In a recent essay I wrote about the need for "wild" play by children and the great concern that it is declining globally. Now, I've just read that a survey of 8100 images in 296 award-winning children's books published between 1938 and 2008 shows a decline in the representation of nature and animals.
Some snippets from this report include:
- Early in the study period, built environments were the primary environments in about 35% of images. By the end of the study, they were primary environments about 55% of the time.
- Early in the study, natural environments were the primary environments about 40% of the time; by the end, the figure was roughly 25%.
- Images of wild animals and domestic animals declined dramatically over time, says lead author Al Williams of the University of Nebraska-Lincoln: "The natural environment and wild animals have all but disappeared in these books."
This results of this study are bad news in many ways. They can translate into less concern about the environment and also a lack of connection with nature. Richard Louv, author of the seminal book Last Child in the Woods notes, "Nature experience isn't a panacea, but it does help children and the rest of us on many levels of health and cognition. I believe that as parents learn more about the disconnect, they'll want to seek more of that experience for their children, including the joy and wonder that nature has traditionally contributed to children's literature."
Psychologist Susan Linn notes, "Time in green space is essential to children's mental and physical health ... And the health of the planet depends on a generation of children who love and respect the natural world enough to protect it from abuse and degradation."
I was really troubled when I read about this study. In another essay I wrote, "Children are inherently and intuitively curious naturalists. They're sponges for knowledge, absorbing, retaining and using new information at astounding rates. We all know this, but often we forget when we're helping to develop their roles as future ambassadors with other animals, nature and ourselves. Some are also future leaders on whose spirit and good will many of us will depend. They will be other animals' and our voices, indeed, voices of the universe. So, it makes good sense to teach children well, to be role models, to infuse their education with kindness and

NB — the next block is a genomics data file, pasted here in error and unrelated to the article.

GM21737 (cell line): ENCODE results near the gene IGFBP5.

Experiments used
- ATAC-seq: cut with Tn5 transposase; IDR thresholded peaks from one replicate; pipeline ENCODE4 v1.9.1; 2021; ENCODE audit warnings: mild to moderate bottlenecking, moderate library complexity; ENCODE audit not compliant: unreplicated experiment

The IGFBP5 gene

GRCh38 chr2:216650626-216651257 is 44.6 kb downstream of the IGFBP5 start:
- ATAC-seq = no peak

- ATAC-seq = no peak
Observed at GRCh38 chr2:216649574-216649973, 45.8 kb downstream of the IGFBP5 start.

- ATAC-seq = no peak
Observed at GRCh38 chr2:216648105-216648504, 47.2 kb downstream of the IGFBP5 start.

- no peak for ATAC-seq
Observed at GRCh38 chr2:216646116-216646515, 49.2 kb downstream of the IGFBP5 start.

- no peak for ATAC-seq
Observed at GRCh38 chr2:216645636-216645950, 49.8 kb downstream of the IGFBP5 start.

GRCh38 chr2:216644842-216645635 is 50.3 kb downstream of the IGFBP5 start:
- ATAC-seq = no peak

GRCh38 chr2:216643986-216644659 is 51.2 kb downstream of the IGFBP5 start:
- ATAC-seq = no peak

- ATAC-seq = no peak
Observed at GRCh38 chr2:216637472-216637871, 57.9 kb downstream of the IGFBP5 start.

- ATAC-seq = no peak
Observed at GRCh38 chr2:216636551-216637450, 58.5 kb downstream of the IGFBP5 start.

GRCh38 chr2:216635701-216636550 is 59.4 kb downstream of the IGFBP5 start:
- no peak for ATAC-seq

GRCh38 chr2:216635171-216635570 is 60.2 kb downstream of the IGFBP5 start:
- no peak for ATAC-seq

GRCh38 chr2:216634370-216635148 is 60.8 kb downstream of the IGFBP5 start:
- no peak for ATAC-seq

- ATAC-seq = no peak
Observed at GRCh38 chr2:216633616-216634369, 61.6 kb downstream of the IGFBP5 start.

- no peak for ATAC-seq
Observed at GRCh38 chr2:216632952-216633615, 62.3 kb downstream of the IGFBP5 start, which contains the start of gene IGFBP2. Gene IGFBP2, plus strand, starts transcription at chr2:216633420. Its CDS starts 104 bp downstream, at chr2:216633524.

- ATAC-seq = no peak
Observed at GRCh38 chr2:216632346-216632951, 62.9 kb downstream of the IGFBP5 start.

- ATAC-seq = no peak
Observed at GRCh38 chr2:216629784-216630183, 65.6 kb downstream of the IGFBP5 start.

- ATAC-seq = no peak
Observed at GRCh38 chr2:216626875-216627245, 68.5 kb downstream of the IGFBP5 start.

compassion so that their decisions are founded on a deeply rooted, automatic reflex-like caring ethic. If we don't, they, we, other animals, human communities and environments will suffer.
The bottom line is pretty simple: teach the children well, treat the teachers well, and treasure all. Nurture and provide the seeds of compassion, empathy, and love with all the nutrients they need to develop deep respect for, and kinship with, the universe. All people, other animals, human communities, and environments now and in the future, will benefit greatly by developing and maintaining heart-felt compassion that is as reflexive as breathing. Compassion begets compassion -- there's no doubt about it."
Being the optimist I am, I still feel there's hope. A free online book published last year called Kids & animals (a PDF can be found here) based on my work with Jane Goodall's Roots & Shoots program shows that there still are many youngsters around the world who do indeed care about nature and other animals. Another example of what we can learn from other animals in a chidlren's book can be found here.
It is our goal that Kids & animals will inspire other young people to draw and write about their feelings for animals and to put their own ideas into action to care for animals, protect their habitats, and promote compassion, empathy, coexistence, and peace. It is perfect for classes, discussions, and activities focusing on humane education and conservation education so that we can all expand our compassion footprint (see also).
While it may be an uphill battle we need to get kids out into nature and away from their desks, couches, computers, and other electronic devices. We need them to have direct experiences with the magnificence of nature including other animals and the best, and most likely the only way to do it, is to encourage them, or if need be require them, to get off their butts and incorporate "nature time" into the curriculum of all schools, not as an after school option but as part of the main school day. The future of the planet depends on our doing this right now. We should use the results of this study of children's book as an indication of just how important and irreplaceable these direct experiences truly are. We need to rewild our children before it's too late.